Metro Weekly

Spotlight: Sutton Lee Seymour at Freddie’s Beach Bar

Seymour offers live Broadway and pop parodies in Arlington on Aug. 2

Sutton Lee Seymour

“My parents met at our local community theater, and so theater has been in my life always,” says Preston Seymour. The suburban Chicago native made his performance debut at the age of five, as Winthrop in a school production of The Music Man. Seymour characterizes his performance career, developed over the past 30 years, as one going “from a little lisping boy to a grown adult lisping man. But now I do it in a dress and heels and a lot of sass.”

Seymour launched his drag career after working with Charles Busch seven years ago on the famous gay playwright’s stage adaptation of the children’s book series, Bunnicula. “When we closed that show, I was just kind of whining about having to audition again,” he says. “Charles just turns to me and says, ‘Try drag. It works great for me.'”

A side hobby quickly became a full-time pursuit, as Seymour booked regular gigs on Atlantis Events cruises and in Puerto Vallarta, as well as hosting Broadway Mondays at Hardware Bar in New York. He also tours around the country, and this Friday, August 2, will appear at Freddie’s Beach Bar in Virginia.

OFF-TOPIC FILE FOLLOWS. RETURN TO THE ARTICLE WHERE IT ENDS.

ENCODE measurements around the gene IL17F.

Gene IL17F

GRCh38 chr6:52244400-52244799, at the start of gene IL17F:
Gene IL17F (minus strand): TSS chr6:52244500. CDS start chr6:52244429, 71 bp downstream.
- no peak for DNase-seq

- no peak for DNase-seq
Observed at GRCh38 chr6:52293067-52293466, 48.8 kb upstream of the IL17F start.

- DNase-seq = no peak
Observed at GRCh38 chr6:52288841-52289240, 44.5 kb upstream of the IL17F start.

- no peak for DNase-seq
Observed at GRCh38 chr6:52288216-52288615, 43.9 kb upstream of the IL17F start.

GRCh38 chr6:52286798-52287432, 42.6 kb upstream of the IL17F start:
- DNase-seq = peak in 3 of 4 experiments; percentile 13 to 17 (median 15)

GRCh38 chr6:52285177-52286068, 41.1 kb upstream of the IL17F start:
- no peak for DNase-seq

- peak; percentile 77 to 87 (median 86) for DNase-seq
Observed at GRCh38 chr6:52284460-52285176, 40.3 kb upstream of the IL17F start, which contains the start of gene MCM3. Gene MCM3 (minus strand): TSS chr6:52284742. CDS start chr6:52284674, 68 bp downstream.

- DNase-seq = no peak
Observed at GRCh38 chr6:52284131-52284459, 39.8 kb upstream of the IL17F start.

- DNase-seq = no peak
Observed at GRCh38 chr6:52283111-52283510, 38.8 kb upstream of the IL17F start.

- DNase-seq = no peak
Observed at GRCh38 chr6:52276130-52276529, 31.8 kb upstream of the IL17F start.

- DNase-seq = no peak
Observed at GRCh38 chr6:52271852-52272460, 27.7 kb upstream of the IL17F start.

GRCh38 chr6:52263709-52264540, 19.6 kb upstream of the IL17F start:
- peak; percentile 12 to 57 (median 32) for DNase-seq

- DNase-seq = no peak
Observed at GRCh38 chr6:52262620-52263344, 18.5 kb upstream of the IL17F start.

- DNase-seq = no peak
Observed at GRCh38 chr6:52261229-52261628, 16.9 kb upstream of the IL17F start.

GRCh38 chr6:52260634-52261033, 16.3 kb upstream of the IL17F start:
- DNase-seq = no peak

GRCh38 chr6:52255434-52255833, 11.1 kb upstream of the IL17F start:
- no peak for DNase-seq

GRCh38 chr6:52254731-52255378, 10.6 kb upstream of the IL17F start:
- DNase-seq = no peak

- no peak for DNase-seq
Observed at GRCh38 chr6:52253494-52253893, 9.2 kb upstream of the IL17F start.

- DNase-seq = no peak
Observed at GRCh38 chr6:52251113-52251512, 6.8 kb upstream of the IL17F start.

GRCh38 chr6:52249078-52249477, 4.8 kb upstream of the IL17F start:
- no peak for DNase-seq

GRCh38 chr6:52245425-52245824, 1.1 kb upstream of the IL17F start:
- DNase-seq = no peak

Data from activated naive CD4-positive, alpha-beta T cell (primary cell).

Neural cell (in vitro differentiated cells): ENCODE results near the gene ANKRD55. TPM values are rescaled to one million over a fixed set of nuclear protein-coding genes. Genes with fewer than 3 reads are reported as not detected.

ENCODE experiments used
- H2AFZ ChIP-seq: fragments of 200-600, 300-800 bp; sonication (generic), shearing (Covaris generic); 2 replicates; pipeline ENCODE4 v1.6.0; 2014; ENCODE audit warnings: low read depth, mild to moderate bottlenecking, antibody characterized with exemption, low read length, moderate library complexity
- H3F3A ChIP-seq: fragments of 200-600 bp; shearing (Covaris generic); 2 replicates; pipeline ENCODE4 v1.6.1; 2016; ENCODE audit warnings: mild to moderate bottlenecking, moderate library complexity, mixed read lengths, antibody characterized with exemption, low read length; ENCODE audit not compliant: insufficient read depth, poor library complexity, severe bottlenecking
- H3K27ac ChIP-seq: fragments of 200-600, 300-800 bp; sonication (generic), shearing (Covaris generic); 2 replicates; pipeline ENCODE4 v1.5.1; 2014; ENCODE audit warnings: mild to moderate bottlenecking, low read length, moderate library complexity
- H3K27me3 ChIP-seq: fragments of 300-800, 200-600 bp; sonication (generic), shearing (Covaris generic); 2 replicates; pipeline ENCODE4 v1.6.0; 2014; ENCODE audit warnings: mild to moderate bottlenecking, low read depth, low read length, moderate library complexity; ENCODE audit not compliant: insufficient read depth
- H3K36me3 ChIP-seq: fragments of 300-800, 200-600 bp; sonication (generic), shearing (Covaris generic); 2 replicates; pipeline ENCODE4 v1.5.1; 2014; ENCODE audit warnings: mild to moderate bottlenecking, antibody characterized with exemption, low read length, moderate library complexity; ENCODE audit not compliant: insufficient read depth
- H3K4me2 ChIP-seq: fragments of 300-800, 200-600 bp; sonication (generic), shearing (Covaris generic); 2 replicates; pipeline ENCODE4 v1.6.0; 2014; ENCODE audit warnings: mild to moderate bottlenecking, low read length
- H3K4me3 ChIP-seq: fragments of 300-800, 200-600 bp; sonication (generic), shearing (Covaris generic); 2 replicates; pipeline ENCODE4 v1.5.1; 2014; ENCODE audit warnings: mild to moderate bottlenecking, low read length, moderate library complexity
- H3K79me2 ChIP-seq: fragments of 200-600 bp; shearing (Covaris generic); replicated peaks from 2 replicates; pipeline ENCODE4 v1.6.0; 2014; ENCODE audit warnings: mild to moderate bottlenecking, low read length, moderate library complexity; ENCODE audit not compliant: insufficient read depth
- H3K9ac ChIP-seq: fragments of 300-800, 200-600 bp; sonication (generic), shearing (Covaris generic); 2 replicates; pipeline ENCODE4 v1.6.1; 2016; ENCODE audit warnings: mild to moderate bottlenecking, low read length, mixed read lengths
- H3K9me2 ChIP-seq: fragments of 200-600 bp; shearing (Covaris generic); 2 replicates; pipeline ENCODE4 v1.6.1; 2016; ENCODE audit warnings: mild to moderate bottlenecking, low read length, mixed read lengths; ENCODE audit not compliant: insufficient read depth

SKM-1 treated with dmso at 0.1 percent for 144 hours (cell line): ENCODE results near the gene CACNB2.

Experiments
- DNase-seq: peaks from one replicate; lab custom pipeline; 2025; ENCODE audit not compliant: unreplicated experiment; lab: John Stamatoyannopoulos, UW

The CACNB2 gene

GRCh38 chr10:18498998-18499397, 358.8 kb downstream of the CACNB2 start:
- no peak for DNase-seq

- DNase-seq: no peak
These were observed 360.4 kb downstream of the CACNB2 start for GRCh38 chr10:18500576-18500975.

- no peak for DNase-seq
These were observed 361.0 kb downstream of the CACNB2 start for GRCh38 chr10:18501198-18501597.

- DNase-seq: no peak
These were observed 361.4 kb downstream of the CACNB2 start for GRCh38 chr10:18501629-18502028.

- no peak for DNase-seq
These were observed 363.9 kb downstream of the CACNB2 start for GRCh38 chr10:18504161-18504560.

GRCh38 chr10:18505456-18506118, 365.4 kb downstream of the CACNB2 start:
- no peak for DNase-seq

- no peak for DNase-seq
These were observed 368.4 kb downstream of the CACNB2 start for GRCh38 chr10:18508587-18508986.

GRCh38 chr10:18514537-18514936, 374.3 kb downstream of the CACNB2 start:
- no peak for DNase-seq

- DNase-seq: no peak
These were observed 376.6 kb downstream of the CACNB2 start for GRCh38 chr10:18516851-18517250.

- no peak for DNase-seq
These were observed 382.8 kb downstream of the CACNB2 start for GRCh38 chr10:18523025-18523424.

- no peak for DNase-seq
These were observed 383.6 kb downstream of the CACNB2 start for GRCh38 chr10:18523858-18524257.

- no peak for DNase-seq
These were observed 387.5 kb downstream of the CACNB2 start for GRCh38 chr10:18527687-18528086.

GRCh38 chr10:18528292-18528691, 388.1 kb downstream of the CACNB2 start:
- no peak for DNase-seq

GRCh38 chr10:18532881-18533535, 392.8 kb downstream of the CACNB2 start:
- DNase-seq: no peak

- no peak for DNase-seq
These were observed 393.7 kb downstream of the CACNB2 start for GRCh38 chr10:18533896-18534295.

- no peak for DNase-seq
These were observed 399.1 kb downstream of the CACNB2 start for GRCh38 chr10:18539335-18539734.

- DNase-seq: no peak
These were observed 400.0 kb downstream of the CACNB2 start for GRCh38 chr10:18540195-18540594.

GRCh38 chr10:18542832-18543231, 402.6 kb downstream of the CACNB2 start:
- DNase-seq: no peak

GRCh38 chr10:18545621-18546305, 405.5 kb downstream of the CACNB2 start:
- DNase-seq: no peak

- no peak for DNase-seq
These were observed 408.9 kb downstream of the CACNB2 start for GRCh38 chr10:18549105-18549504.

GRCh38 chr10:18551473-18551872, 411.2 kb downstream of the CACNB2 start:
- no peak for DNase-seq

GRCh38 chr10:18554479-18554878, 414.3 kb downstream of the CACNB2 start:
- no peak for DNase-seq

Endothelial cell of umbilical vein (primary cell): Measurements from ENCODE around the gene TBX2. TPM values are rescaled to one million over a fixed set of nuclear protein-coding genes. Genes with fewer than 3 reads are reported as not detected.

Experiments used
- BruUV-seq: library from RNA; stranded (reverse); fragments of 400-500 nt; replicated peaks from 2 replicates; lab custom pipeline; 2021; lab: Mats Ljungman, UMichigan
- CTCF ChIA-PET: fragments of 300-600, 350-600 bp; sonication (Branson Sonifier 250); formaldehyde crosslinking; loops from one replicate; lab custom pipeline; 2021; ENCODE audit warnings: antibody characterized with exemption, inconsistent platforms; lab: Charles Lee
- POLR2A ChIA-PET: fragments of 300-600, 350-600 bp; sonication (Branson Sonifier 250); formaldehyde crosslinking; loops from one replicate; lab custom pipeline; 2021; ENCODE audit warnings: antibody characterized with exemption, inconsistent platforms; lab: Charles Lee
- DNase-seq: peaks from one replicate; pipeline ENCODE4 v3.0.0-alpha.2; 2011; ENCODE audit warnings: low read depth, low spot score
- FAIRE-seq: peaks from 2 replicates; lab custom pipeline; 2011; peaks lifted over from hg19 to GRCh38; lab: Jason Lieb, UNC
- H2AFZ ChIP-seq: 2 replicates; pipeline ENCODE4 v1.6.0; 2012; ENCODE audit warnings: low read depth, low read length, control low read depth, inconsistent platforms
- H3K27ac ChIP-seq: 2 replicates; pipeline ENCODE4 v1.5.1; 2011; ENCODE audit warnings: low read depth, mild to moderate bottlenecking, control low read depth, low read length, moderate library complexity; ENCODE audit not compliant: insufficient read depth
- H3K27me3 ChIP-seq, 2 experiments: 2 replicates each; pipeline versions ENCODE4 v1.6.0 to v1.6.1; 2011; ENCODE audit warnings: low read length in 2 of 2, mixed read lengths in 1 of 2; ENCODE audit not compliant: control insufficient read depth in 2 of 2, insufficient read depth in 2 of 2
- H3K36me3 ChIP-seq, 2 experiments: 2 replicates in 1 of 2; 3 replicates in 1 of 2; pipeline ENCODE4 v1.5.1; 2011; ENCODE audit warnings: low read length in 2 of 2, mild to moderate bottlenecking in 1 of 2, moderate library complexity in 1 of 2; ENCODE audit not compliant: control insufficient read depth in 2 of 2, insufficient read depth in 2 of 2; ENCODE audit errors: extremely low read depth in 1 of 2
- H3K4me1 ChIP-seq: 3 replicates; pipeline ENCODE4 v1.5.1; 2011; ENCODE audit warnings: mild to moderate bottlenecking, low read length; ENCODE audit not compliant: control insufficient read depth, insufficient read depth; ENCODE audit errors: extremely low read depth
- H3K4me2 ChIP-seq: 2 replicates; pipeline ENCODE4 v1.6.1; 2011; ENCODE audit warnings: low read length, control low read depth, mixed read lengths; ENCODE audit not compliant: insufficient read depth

“I do a lot of parodies of Broadway musicals and pop songs, styled very much like a Bette Midler show in the bathhouses,” he says about his show as Sutton Lee Seymour, a name referencing a reigning Broadway star (Sutton Foster) and the ingenue from Gypsy (Gypsy Rose Lee), to say nothing of a signature song from Little Shop of Horrors. Seymour always sings and only lip-syncs occasionally.

At a typical show, Seymour will perform either a condensed song parody of the plot to Titanic or The Lion King — and then end the evening with his namesake, “Suddenly Seymour,” festooned with original parody lyrics. “It’s such a beautiful love duet,” he says. “It’s just kind of a nice warm, sentimental way to spread a little love out into the audience and say goodnight.”

Sutton Lee Seymour performs Friday, Aug. 2, at 8 p.m., at Freddie’s Beach Bar, 555 South 23rd St., in Arlington. Tickets are $8 to $10 for reserved spots, or $24 to $90 for reserved tables. Call 703-685-0555 or visit www.freddiesbeachbar.com.

Doug Rule covers the arts, theater, music, food, nightlife and culture as contributing editor for Metro Weekly.

Leave a Comment: